SGOV and BIL are two popular ETFs for U.S. Treasury Bills. Is there a clear choice for 2024? Let's compare them.
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Treasury bills, or T-bills for short, are just ultra-short-term bonds from the U.S. government. These short bonds with maturities of less than a year are called bills. T-bills are referenced as the “risk-free asset” because they are backed by the full faith and credit of the United States government and thus have no liquidity risk or default risk.
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T-bills are looking particularly attractive right now in early 2023 because interest rates are pretty high. As of April 1, 2023, the 3-month T-bill rate is 4.80%. This makes T-bills a safe place to park cash and still get a decent return.
ETFs provide the convenience of not having to buy or manage individual bonds yourself. I covered some T-bills ETFs in a separate post here. Two of the most popular are SGOV from iShares and BIL from SPDR.
BIL is one of the oldest ETFs for T-bills, having launched in 2007. It is the SPDR Bloomberg 1-3 Month T-Bill ETF. Its age and authority make it the most popular with over $30B in assets.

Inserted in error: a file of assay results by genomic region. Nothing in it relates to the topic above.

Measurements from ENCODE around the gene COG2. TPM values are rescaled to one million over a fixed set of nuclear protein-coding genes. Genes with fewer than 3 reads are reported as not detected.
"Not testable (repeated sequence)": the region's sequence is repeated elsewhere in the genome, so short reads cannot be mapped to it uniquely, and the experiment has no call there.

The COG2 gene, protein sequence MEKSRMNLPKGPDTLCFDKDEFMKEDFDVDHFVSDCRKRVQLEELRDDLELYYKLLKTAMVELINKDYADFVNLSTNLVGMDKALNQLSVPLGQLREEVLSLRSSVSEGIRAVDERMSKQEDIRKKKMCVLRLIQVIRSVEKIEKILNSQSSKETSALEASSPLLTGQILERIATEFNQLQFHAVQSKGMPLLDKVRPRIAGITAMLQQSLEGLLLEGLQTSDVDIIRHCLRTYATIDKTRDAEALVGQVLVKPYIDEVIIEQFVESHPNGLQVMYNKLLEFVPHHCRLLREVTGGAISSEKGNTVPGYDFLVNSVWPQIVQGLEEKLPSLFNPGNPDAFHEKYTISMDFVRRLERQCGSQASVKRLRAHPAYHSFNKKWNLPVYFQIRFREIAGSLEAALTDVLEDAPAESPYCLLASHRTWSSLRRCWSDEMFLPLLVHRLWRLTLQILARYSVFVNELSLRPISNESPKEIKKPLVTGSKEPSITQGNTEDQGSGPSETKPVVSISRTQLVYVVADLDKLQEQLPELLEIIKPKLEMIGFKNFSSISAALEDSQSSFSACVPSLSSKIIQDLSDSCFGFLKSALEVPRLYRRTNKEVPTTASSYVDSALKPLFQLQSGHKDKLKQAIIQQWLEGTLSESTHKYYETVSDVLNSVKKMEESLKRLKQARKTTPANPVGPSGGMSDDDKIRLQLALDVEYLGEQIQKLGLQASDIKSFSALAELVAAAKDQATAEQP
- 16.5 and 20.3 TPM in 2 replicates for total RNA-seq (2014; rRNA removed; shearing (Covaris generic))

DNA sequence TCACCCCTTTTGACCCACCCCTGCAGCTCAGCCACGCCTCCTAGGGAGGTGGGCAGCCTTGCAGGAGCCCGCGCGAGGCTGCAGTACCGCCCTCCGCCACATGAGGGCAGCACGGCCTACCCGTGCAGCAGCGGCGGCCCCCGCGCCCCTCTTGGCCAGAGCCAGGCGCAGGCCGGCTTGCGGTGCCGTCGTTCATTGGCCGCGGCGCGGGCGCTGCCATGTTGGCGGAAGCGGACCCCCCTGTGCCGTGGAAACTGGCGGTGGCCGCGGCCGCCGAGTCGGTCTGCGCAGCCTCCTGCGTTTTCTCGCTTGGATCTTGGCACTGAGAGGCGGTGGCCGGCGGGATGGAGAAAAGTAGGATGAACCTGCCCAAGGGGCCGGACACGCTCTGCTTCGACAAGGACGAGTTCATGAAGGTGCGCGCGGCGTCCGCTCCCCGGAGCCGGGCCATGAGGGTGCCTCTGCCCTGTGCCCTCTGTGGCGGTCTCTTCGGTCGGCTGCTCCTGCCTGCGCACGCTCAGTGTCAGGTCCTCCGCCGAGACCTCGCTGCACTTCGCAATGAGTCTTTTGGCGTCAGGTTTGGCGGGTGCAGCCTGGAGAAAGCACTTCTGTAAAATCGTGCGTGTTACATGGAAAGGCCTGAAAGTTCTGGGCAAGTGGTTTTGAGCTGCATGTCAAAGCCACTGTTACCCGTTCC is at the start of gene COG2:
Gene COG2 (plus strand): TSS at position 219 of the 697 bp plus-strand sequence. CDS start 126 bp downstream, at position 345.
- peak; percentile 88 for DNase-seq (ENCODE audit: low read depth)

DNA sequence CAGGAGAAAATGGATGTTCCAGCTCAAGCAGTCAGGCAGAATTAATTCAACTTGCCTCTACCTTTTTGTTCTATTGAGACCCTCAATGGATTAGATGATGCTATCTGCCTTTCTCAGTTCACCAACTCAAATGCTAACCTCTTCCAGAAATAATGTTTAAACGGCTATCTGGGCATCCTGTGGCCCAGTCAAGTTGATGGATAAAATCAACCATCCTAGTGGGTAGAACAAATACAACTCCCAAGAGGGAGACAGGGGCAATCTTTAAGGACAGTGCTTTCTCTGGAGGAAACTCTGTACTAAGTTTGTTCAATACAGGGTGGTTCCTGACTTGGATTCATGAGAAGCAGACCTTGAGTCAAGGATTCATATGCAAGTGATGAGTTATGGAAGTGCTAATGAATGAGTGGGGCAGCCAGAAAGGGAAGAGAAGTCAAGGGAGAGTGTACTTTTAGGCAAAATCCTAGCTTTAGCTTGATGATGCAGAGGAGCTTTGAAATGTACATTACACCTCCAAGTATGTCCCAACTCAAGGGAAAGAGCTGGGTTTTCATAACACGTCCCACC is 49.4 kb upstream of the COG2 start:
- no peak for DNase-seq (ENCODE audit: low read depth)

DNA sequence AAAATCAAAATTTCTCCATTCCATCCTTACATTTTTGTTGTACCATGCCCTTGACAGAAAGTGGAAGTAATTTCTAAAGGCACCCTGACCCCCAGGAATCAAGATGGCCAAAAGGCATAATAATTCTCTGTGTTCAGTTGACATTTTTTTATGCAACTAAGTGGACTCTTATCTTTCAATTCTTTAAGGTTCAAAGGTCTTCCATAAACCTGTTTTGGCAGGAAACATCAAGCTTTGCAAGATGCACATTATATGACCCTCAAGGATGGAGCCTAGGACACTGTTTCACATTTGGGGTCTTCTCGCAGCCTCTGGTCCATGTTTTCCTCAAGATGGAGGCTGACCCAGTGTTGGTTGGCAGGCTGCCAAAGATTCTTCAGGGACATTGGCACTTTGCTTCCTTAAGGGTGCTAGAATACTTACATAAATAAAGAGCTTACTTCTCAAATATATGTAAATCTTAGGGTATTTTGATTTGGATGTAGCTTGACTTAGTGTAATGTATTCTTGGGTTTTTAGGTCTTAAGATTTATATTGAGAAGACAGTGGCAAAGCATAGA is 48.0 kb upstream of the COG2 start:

SGOV, the iShares 0-3 Month Treasury Bond ETF, is much newer and launched in 2020, but has quickly amassed about $10B in assets due to its being the most affordable ETF for T-bills with an expense ratio of 0.05%. This is roughly 1/3 the price of BIL at 0.14%. This difference in fees has allowed SGOV to outperform BIL over its short lifespan.
It's worth noting that SGOV has a fee waiver of 0.07% in place that has been renewed every year since its inception, though it's not necessarily guaranteed past June 30, 2023. That said, even without it, an expense ratio of 0.12% would still be cheaper than BIL.
Other than that, these funds can be considered nearly identical. Both hold T-bills with maturities of 3 months or less, albeit via different indexes. SGOV seeks to track the ICE 0-3 Month US Treasury Securities Index while BIL seeks to track the Bloomberg 1-3 Month U.S. Treasury Bill Index.
While both funds would be considered highly liquid, day traders may appreciate the relatively greater liquidity of BIL, though I'm not sure why you'd be day-trading a T-bills fund in the first place.
|Net Expense Ratio
|ICE 0-3 Month US
Treasury Securities Index
|Bloomberg 1-3 Month U.S.
Treasury Bill Index
In conclusion, for basically the same asset, SGOV seems like the clear winner in my opinion.
Do you own SGOV or BIL? Let me know in the comments.
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